A review of Bubble

I am posting it here before publishing it on my blog because there are no doubt inaccuracies!

A Test Drive of Bubble.io: A Visual Programming Tool

I heard about a visual programming tool named Bubble on Product Hunt. I decided to give it a try by building an approval workflow app.

A Bubble schema is built from things — basically tables. The scalar field types are text, number, numeric range, data, date range, date interval, boolean, file, image, geo address, and thing. A scalar type can have a default value. List is the only collection type. Encryption at rest isn’t supported. The App Data tab has CRUD, import, export, transformation, copy dev (production) to production (dev), and PIT recovery commands. The Privacy tab allows thing-specific access control entries termed Roles. I don’t see a distinction between read & write, or owner & not. Surely, I’m confused because it must be necessary to express that only the owner & a row-specific white list (decision makers in this app) can write.

I defined a DecisionStatus thing with 3 rows: undecided, approved, rejected. I set my Decision thing’s status field’s type to DecisionStatus. However, I couldn’t figure out how to make the UI set it. So I switched to a text field set by radio buttons. This is a problem for localization but Bubble doesn’t support that.

There’s a built-in User thing with fields email, Created, Modified, id — password is hidden. I chose the built-in, reusable element Signup/Login Popup. I don’t see how to generate a confirmation email. I don’t see any security info such as (IP, time) history. I don’t know if there’s login throttling. The UI is inconvenient because the default is Signup despite Login being a more frequent event.

I want to store the allowed decision makers. This could be a list of Users or emails. I could not determine how to populate and enforce this list.

Most of the programming time is spent designing the UI. The widgets are:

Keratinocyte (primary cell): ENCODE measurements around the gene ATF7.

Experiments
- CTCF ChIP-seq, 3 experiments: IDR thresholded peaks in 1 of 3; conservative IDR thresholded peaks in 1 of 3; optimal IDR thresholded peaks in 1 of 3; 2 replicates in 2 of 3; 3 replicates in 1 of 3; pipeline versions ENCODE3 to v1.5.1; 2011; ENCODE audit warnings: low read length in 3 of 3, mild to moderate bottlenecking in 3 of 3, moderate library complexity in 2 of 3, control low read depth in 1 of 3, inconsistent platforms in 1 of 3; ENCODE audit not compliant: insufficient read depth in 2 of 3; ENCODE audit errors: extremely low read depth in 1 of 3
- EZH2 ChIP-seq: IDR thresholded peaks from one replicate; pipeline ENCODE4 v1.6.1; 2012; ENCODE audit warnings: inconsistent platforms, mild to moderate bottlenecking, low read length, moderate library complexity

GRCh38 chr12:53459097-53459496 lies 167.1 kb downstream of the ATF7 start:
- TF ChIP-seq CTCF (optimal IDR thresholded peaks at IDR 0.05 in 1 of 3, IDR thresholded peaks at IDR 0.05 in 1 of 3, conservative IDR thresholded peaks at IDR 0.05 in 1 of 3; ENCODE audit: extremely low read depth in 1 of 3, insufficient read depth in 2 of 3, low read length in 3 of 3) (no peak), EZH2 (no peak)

visual elements: text, button, icon, link, image, shape (?), alert, video, HTML, map, powered by Bubble
form elements: input, multiline input, checkbox, dropdown, search box, radio buttons, slider, date/time picker, picture uploader, file uploader. The lack of a multi-select, auto-complete element is a showstopper for me. There is a plugin architecture but I didn’t study it.
containers: group, repeating group (data bound grid), popup (a group that is invisible initially), floating group (pinned despite scrolling), group focus (I didn’t study).
reusable elements: footer, header, new element. There’s a tab group but I couldn’t determine how to use it.

A nice feature is the style selector shows a preview of the styles.

All app frameworks feature data binding so it is no surprise that Bubble containers and form elements can be bound to things (as a reminder, these are like tables).

The page becomes cluttered with groups playing the role of modal forms. There is no way to auto-center a group when shown so there’s no choice but to pile them on top of each other in the designer. I recommend a way to stash invisible groups somewhere — similar to Bubble workflow folders perhaps.

Programming is expressed through events in the workflow tab of the designer. Elements have the familiar event types like onClick and Page.onLoad. An interesting event type is reactive (Bubble doesn’t use this term), eg, when a radio group’s value is X. Another event type is a recurrence.

Each event has an action sequence such show group; bind data; set focus (this action isn’t reliable for me).